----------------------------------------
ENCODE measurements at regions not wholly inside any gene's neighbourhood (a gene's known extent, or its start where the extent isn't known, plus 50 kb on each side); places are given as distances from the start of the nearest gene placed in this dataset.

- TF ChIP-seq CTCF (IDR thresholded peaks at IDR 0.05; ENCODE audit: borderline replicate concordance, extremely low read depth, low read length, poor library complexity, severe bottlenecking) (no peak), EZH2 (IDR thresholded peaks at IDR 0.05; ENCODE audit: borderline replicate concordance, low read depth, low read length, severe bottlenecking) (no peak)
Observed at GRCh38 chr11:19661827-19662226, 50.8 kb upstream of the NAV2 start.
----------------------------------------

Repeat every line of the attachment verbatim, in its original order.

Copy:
ENCODE measurements at regions not wholly inside any gene's neighbourhood (a gene's known extent, or its start where the extent isn't known, plus 50 kb on each side); places are given as distances from the start of the nearest gene placed in this dataset.

- TF ChIP-seq CTCF (IDR thresholded peaks at IDR 0.05; ENCODE audit: borderline replicate concordance, extremely low read depth, low read length, poor library complexity, severe bottlenecking) (no peak), EZH2 (IDR thresholded peaks at IDR 0.05; ENCODE audit: borderline replicate concordance, low read depth, low read length, severe bottlenecking) (no peak)
Observed at GRCh38 chr11:19661827-19662226, 50.8 kb upstream of the NAV2 start.